If there’s a cautionary tale for the Jackets with regards to this new plan, it resides on their own roster. After all, they’ve gone down this exact path before. Four years ago, Jack Johnson, then 25, was acquired from Los Angeles to be the anchor of the Columbus defence for the next decade.
“We’ve now got a very good defence,” said then Columbus GM Scott Howson, who made the deal.
As with Jones, the cost was a slightly older, frontline forward, Jeff Carter, who wasn’t performing to anywhere near his capability with the Jackets, and wanted out.
Carter went west, reacquired his scoring touch and has won two Stanley Cup rings with the Kings. Johnson has gone on to be a good NHL defenceman, but at 29, he hasn’t achieved stardom and the Jackets, well, they’ve moved backwards again after seeming two years ago to be on their way to be a solid club.
“Yeah, I remember getting traded like that,” said Johnson after the Columbus win. “I don’t know if it was the same for him, but I didn’t know anybody. That was the hardest part. Getting to know your teammates, getting to know your way around the city. Playing hockey is the easiest part.”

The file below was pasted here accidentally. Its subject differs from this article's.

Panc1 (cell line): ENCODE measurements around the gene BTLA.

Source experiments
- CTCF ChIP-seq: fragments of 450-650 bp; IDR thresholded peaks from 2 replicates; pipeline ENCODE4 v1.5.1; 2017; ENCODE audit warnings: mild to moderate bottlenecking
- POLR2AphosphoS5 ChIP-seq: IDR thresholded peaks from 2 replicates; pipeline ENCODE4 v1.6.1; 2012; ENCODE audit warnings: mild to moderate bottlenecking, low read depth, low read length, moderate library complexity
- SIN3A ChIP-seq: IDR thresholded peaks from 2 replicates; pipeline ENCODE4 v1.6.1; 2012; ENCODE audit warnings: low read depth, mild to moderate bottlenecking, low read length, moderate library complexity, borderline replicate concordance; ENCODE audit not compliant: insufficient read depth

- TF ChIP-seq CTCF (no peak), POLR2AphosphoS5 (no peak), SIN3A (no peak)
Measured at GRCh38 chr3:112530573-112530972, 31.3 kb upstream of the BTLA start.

A 15-1-1 conclusion to last season meant Columbus, and Johnson, came into this season expecting to win a lot of games. Instead, the season’s been a disaster, the coach got fired, the top forward was traded and a new ace defenceman is in the fold.
In other words, deja vu all over again.
“The whole season’s been tough,” said Johnson, who has participated in only 18 playoff games in his nine-year career. “Not just the last bit. When you have a season like that, you know trades are coming. You just don’t know if it’s going to be sooner or later. We don’t know if there’s going to be more coming, but with the position we’re in, there’s always changes.”